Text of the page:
The sale of a business or shares is a daunting and complex process for those who have never done it before and it is easy to see how it can become very stressful for the unprepared.
Many lawyers love to tell war stories about difficult transactions which left a seller wondering why on earth they decided to go through it. However, with good preparation and an understanding of the process, this need not be the case.
At the outset, it is time well spent to draft and sign Heads of Agreement which accurately reflect what has been agreed about the sale. Whilst not normally legally binding (apart from some clauses), the Heads do serve as a useful reminder of where the parties were with their agreement when the transaction started. This can be helpful to pull things back on track if they start to slip.
Once the Heads are agreed, the real work starts with the due diligence process. The seller must be prepared to gather together a lot of documents and provide replies to a list of comprehensive questions about the business. This can be a challenge, especially if the seller doesn't want to disclose the transaction to staff within the business. When this is the case, the seller can find it more time consuming to deal with due diligence than if they can enlist the assistance of people working within the business.
If internal confidentiality is not an issue, it can work well to create a project team with clearly defined responsibilities for document disclosure and the drafting of replies to enquiries. This spreads the workload and can be very helpful if the timescale for due diligence is limited.
From the information provided through due diligence, the buyer will decide whether they want to do the deal, if the price and payment structure are appropriate from their perspective and what warranties should be in the Sale and Purchase Agreement.
Once due diligence is over and the buyer is happy to proceed, the deal enters the execution phase. If a draft has not already been provided (usually on the basis that it is subject to the results of the due diligence), the Sale and Purchase Agreement (often referred to as the "SPA") and other documents (Service Agreements, etc) will be circulated between the parties to be negotiated. The SPA can be a long and complex document depending upon the nature of the transaction. It will contain mechanisms to deal with what the parties have agreed. It will have general and (in respect of share sales) tax warranties which are promises from the seller about the business or shares being sold.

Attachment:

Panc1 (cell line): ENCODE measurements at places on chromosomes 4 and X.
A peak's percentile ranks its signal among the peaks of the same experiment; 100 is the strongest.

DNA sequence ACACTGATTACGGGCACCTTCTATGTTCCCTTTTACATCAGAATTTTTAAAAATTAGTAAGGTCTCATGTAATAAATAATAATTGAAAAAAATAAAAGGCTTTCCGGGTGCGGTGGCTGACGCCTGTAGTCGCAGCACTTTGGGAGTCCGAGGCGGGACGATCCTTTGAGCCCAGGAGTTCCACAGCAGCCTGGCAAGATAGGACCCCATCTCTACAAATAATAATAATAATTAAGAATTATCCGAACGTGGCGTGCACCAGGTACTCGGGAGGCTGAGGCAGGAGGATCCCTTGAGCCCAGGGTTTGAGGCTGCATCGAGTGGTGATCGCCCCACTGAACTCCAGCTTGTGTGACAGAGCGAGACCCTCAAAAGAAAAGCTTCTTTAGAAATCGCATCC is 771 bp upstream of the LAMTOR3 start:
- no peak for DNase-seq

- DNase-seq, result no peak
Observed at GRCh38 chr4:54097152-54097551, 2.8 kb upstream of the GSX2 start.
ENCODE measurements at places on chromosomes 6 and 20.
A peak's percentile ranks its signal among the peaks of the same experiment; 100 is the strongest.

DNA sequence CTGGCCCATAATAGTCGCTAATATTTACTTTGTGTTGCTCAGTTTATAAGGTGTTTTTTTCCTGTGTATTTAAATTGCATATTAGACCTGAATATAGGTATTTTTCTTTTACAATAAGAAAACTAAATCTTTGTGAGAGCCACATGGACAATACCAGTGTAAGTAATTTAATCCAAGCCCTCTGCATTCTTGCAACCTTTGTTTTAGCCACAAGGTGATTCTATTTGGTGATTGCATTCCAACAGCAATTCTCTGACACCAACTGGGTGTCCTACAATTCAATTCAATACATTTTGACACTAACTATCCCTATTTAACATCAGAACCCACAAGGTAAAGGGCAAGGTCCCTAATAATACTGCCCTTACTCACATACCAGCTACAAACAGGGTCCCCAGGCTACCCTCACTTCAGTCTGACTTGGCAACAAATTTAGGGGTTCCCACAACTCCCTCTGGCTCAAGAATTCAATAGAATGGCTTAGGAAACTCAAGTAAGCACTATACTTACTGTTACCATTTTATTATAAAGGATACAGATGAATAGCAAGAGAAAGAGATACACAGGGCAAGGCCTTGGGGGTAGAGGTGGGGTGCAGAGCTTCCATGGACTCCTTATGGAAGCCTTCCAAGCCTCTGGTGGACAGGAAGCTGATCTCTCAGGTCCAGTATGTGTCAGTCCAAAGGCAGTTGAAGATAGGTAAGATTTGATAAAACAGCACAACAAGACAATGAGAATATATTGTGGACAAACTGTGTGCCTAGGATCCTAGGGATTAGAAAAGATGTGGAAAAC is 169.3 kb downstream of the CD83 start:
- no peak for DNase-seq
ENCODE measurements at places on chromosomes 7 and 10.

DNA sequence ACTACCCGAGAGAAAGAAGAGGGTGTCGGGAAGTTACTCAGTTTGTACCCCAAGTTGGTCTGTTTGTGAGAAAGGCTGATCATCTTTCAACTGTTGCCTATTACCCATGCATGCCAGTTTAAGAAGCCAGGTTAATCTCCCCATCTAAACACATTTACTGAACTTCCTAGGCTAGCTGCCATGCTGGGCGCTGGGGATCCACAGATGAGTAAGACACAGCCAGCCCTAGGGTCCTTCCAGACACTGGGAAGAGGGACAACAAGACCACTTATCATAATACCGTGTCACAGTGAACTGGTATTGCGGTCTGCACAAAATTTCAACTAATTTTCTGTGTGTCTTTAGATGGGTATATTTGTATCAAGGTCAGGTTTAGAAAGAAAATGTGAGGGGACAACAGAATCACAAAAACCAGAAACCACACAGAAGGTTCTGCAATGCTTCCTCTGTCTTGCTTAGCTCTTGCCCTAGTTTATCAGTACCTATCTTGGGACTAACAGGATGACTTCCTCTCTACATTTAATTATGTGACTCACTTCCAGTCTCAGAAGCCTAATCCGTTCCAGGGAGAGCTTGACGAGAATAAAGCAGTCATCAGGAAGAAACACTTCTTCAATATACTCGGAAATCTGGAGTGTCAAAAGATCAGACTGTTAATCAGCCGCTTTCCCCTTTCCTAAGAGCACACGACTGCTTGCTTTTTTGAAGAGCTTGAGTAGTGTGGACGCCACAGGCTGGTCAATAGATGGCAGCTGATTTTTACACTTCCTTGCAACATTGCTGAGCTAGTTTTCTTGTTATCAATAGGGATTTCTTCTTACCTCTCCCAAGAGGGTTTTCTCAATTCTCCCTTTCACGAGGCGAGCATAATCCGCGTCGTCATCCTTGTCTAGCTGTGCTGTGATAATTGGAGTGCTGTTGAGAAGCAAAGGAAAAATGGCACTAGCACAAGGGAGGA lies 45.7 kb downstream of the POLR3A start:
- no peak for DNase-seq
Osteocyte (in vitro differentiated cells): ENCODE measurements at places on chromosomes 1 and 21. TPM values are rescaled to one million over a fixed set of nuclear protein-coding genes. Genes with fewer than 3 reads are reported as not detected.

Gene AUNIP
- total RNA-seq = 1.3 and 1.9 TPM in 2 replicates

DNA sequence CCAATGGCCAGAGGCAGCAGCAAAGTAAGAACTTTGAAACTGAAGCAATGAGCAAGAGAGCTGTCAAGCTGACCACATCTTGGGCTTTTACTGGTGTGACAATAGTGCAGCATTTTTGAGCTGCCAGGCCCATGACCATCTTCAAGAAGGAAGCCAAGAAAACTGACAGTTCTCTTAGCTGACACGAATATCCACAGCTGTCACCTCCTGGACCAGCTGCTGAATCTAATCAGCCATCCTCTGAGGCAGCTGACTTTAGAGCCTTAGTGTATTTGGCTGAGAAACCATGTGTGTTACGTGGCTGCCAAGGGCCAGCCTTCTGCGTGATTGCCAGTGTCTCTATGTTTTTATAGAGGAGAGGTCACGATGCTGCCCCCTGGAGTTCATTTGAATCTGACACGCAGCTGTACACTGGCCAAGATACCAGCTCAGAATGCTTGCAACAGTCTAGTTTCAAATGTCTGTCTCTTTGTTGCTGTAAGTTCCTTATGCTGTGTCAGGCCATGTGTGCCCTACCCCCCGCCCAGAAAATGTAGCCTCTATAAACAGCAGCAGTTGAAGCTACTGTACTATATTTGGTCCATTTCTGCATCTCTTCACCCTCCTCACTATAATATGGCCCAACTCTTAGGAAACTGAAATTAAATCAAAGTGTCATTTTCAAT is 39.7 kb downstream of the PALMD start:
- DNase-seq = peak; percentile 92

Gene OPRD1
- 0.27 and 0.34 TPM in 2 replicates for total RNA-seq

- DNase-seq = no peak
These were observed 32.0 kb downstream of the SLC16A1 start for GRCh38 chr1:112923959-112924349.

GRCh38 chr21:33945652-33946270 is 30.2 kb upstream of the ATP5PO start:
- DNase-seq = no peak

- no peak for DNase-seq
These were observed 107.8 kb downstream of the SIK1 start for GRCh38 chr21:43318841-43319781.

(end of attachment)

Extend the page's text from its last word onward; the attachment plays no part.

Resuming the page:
The seller must ensure that the SPA contains appropriate protections for them. These usually consist of financial thresholds that must be reached before a claim can be made under the warranties, as well as time limits for bringing a claim.
As well as the seller protections in the SPA, the seller will prepare a disclosure letter and bundle of documents. The purpose of this is to inform the buyer of any issues that may affect the seller's ability to give certain warranties as they stand. The disclosure letter will contain information about circumstances which could amount to a breach of a warranty without the disclosure. The effect of this is that the buyer is deemed to have notice of the situation and to prevent the buyer from bringing legal proceedings against the seller in respect of the disclosed point.
There are other documents to look at as part of the deal such as board minutes, letters of resignation, forms for Companies House, etc. These will all be prepared and put together as part of the pack of completion documents to be signed.
Selling a business or shares is a transaction like no other. Preparation and a calm and efficient approach to the deal will help to make a sale a far more interesting experience with a greater chance of success.
By Daniel Gardener
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